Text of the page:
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PANO fires back at Independent Police Monitor

NEW ORLEANS, LA (WVUE) -

The Police Association of New Orleans on Thursday fired back at the Independent Police Monitor's report into the shooting of Wendell Allen.

PANO says the report is fraught with inaccuracies and attempts to tear down the reputation of a good cop.

"This should be an investigation into the lead investigator,” said Police Monitor Susan Hutson, said Tuesday. “Hhe refused to search for video shot by the officer."

PANO disputes that.

"The allegations of the report are unsupported when looked at in an unbiased and fair manner," said PANO attorney Eric Hessler, who is representing Sgt. Bruce Glaudi.

PANO says the monitor's assertion that police didn’t announce themselves during the deadly Prentiss Street raid is wrong based on a video recording of the raid.

"There were officers who said we announced ourselves before going into the door well,” Hessler said. “It wasn't turned on until they actually began entering the door."

PANO also says the police monitor has unfairly characterized the lead investigator in the case - Glaudi - as being disinterested in a private police recording of the incident, which the monitor said showed that police didn't announce themselves prior to the raid.

"It does not and could not witness what was said prior to it being activated. In this instance, Sgt. Glaudi actively reported what was said to him," Hessler said.

"It's funny. You can hear everything but these elusive demands," Hutson said.

Hessler says Glaudi thought the officer, Eugene Cummings, was talking about recording his interview, and not the raid, since at the time, police didn't have body cams. And PANO says other assertions about Cummings were wrong.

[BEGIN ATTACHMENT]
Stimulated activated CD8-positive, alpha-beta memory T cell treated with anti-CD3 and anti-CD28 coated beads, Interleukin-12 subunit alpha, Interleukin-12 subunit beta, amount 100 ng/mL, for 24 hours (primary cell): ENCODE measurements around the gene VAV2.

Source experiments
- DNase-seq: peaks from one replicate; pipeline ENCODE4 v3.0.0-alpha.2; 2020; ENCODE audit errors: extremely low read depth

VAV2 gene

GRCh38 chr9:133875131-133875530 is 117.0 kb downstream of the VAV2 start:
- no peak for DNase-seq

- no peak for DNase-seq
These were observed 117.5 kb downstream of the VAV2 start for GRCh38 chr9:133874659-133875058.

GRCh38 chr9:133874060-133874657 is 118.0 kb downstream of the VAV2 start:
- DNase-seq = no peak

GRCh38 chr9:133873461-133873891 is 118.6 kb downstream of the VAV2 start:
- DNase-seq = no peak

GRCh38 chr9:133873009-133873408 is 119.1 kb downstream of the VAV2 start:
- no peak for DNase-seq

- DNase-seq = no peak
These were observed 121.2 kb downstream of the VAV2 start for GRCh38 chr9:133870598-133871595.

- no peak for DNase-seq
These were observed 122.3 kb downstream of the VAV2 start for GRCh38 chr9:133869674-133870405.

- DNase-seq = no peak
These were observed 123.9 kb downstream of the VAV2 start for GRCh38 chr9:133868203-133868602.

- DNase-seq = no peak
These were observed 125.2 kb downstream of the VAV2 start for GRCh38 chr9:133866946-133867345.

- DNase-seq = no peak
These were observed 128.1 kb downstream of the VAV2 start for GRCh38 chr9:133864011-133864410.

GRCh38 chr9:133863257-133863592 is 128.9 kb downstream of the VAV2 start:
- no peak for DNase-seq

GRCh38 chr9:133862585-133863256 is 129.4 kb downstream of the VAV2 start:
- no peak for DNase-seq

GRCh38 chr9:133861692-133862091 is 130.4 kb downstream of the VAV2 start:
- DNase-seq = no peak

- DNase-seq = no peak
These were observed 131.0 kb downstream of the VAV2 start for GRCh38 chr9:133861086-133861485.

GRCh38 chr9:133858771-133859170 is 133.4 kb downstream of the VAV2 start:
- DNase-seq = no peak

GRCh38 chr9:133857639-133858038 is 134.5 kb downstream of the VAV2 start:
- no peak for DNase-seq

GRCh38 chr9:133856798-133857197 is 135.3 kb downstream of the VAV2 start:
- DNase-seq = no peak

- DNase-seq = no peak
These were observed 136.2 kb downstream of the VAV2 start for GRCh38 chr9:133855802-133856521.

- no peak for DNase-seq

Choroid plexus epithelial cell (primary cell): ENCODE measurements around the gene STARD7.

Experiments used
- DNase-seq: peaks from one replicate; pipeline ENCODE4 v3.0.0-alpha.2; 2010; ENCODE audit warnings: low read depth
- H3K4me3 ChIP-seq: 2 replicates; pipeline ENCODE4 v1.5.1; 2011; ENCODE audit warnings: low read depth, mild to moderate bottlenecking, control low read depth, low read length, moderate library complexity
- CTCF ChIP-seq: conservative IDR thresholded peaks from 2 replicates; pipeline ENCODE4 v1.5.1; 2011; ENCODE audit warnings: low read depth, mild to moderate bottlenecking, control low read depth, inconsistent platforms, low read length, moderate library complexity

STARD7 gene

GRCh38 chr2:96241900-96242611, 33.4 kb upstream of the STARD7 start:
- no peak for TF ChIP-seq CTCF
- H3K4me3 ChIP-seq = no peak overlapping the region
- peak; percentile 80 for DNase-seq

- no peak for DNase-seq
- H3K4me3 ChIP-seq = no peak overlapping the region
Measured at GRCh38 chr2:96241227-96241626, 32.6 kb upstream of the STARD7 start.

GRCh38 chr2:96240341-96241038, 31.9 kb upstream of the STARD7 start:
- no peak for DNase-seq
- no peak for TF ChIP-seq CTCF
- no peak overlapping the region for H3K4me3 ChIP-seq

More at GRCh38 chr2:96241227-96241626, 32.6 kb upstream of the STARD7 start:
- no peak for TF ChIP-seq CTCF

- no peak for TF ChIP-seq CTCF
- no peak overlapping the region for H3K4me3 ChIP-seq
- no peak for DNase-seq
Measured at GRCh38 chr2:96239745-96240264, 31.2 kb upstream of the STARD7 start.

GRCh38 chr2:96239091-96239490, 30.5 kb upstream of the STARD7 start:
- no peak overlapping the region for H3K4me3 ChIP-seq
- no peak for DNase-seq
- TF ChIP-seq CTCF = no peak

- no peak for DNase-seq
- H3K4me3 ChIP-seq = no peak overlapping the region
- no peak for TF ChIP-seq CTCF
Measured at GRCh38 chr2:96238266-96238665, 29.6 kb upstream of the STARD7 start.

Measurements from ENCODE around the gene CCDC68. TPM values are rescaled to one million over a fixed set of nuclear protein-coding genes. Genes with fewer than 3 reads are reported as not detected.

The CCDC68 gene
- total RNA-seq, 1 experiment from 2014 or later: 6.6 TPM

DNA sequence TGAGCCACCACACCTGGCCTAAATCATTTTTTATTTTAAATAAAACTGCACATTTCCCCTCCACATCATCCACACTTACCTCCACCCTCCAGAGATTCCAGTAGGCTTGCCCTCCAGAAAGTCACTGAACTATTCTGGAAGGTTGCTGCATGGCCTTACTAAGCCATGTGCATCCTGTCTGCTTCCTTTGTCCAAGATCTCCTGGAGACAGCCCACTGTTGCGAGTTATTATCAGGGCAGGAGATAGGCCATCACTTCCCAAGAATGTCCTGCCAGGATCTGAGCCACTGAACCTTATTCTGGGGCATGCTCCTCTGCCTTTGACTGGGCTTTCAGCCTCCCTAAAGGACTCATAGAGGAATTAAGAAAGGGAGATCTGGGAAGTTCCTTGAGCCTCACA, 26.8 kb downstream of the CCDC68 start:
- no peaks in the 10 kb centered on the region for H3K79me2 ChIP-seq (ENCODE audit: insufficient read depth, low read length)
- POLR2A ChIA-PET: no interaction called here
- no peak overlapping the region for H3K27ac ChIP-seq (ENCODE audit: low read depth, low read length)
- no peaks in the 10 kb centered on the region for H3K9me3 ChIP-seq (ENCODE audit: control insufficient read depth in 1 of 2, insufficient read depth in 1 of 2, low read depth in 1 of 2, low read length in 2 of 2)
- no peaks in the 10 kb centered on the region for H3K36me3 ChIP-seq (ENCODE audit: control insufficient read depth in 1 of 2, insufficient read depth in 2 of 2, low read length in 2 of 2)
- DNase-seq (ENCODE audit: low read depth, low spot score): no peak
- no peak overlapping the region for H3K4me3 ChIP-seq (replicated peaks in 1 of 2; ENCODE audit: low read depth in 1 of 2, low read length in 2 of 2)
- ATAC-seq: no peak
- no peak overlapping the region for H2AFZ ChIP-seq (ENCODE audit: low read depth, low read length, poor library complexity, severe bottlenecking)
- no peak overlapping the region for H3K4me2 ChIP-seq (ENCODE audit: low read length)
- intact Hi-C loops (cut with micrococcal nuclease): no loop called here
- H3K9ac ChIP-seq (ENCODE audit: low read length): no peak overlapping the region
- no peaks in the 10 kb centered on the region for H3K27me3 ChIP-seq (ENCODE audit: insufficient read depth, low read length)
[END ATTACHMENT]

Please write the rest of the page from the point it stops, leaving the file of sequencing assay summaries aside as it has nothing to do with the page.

"There were a lot of mistakes,” Hessler said. “When you dedicate two pages of a report to a resignation that never occurred, and then attribute that to misconduct amongst and by the NOPD."

PANO also took issue with the police monitor finding regarding the discovery of a gun on the second floor of the Allen home. The police monitor criticized investigators for focusing too much attention on finding a weapon in the Allen home, in spite of their knowing that Allen was not armed at the time of his death.

"The hidden handgun was recovered hours later, and its relevance was lost only after it was determined that Allen was unarmed," Hessler said.

"We understand PANO has a job to do, but everything we put in this report was valid," Hutson said.

PANO's attorney said it appears to him that it was the police monitor who had an agenda. It says Glaudi is still an officer in good standing, but no longer works in homicide.

As for calls for more investigations into the Allen shooting, PANO says they're not needed since the FBI and the Public Integrity Bureau were involved every step of the way.

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